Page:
There are a whole mass of reasons why Agency is such a compelling read, but chief among them, apart from a brilliantly well-executed fantastical premise which ends up feel astonishingly real and possible, is that Gibson has created a raft of vividly-realised characters who lend humanity to a story which in lesser hands would’ve been all gee-whiz events and non-stop action but possessing very little in the way of heart and soul.
Such is the rich characterisation of Agency that as events escalate and people across time and space connect in profound ways with one another, we become involved because we care deeply about each and every person involved in a story replete with an insanely large number of BIG ideas and intriguing narrative twists and turns.
The three-dimensionality of each of the characters, whether main players like our timeline’s Verity or Eunice, who form a rich and vital bond in a story which would not exist without it, or the alternative timeline’s Wilf Netherton, Rainey or future police woman Ainsley Lowbeer, goes a long way to ensuring that the near-otherworldiness of Agency feels as grounded and authentic as our lives today.
In other words, regardless of where they are and what they are dealing with, people are people are people, a simple enough idea that carries some potently profoundly humanistic implications for the scope and feel of Agency’s masterfully expansive story.
“‘Someone’s revealed Verity’s whereabouts, on a public medium. Ash is concerned that Cursion will find her here.’ They were passing that alcove, with its mirror, acrylic chair and assymetrical floor lamp. Virgil was pulling the drone behind him in its wheeled travel corset. The squashed-circle format gave Netherton a sense of what was going on but, with the drone in motion, was simultaneously disorienting. ‘Sorry,’ he said, ‘best I concentrate.’
‘Do,’ Rainey said, squeezing his shoulder, which felt peculiar while he was accessing the drone. He unmuted.” (P. 240)
This attention to the humanity inherent in the equation means that while Agency is full of some mind-boggling concepts and sprawlingly massive ideas, each of which is worth a novel all of their own, it never once feels inaccessible or remote.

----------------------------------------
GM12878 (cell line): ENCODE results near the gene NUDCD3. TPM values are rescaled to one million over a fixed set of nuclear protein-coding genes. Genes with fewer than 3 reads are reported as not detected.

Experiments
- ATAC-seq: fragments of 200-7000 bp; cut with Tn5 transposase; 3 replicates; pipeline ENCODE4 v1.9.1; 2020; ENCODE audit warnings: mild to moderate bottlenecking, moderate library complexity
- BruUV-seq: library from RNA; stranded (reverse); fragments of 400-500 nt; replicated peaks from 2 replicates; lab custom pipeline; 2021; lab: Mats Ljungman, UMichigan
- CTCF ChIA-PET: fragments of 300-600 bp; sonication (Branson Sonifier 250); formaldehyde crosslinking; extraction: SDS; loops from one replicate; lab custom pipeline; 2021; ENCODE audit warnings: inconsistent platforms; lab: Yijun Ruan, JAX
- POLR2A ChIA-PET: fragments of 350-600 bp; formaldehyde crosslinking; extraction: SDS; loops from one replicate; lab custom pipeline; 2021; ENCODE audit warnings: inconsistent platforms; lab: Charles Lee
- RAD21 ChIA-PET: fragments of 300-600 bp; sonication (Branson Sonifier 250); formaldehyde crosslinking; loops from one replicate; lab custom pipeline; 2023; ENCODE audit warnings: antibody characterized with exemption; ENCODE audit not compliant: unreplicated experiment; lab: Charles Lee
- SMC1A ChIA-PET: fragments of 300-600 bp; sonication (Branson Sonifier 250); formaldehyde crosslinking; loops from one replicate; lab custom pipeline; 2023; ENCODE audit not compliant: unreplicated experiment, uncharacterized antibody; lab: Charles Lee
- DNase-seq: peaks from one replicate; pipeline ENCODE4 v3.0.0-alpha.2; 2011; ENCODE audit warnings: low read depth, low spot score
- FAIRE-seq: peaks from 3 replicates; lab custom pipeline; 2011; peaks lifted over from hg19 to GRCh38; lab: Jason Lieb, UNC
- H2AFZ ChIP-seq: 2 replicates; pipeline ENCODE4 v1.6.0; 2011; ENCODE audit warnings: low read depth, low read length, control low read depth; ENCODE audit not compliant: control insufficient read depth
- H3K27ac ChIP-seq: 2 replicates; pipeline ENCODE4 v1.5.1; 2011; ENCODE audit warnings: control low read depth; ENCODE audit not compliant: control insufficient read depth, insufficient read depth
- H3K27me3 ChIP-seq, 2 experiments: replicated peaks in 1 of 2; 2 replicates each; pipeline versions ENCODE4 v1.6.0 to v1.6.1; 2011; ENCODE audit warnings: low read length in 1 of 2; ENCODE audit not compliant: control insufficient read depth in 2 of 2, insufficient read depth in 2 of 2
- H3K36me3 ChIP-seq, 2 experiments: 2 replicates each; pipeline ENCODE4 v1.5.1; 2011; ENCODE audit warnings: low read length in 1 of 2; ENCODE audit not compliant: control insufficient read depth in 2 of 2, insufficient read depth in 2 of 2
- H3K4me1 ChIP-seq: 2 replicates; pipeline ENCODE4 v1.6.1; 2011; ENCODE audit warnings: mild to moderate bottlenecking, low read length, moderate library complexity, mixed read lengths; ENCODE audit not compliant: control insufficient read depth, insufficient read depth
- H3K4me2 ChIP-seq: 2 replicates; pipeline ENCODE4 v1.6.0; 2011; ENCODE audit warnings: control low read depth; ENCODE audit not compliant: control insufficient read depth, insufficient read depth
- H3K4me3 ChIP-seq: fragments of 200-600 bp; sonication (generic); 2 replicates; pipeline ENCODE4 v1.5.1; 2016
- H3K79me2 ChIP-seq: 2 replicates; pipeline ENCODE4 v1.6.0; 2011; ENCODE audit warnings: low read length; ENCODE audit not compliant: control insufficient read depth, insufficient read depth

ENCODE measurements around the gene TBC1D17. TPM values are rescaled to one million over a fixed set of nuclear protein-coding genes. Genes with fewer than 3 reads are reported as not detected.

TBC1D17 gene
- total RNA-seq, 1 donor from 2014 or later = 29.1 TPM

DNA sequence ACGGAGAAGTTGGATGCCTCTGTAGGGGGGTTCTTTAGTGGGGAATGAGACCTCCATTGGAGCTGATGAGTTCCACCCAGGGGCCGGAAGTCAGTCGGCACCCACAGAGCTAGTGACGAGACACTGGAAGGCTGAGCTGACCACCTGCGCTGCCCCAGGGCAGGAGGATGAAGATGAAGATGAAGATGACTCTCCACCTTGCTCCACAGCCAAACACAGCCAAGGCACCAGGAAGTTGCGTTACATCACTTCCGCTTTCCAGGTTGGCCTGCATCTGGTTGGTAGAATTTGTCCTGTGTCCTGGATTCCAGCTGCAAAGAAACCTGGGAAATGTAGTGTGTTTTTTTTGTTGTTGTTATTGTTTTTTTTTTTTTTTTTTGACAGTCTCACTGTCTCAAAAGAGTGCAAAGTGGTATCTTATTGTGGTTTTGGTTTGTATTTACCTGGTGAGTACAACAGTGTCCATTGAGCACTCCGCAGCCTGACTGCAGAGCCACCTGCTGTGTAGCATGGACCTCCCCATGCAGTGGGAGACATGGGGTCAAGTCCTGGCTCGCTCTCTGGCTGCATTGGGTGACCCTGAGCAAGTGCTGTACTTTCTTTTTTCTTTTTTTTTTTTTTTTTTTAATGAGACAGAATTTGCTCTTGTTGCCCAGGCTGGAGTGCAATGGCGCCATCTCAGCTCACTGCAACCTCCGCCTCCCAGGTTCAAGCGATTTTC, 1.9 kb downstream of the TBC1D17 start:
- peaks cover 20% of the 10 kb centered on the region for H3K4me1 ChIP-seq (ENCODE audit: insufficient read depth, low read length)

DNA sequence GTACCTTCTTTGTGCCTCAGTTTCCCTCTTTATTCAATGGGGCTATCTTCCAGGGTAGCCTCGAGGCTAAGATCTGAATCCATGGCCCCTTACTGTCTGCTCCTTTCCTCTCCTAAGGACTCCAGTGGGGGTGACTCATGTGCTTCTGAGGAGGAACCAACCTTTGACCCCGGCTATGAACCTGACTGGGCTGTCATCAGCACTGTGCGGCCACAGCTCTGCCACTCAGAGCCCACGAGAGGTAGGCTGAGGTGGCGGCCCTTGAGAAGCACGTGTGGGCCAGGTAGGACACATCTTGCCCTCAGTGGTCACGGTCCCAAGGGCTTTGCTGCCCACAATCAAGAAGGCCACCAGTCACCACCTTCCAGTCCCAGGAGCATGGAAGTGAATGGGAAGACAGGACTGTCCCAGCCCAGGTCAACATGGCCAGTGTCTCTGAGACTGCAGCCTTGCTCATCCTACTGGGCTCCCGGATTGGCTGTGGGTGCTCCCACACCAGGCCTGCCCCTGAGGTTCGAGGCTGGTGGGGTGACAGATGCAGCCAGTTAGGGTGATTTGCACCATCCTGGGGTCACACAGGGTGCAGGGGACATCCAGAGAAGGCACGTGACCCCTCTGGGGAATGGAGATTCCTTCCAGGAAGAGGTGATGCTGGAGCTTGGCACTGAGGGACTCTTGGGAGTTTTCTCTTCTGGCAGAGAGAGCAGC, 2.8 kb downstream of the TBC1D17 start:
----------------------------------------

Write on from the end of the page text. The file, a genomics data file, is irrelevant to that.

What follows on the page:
It is also quite funny at times, reflective of the fact that at every point in the book, people react exactly as you would expect people to react, not simply to some realities far beyond their everyday understanding but to the absurdity of some of the situations in which they find themselves.
There’s a lot of serious stuff going on for sure, but Gibson never ignores the fact that even in the midst of the gravest of situations people will look at things askance, employ some pithily-executed black humour or find things just a little bit too scary or too much.
So, while we get to cover a lot of ground in Agency, and all kinds of very serious machinations are afoot, all of which come with one potentially world-ending consequence or another (or not if the best case scenario sees the light of Eunice’s carefully-orchestrated light of day), the raw, vulnerable humanity that even the most accomplished of people can display is never far from the emotion-filled rawness of the narrative.
Agency is a masterful piece of storytelling, replate with fantastically expansive ideas, compelling characters, serious implications laced with humourously infused very human reactions and a sense that the present and the future are inextricably interwoven and that one person’s fate is very much an another, a shared destiny that if properly taken onboard by the human race as a whole, might have profound consequences for the way in which we move forward, wherever and whenever that may be.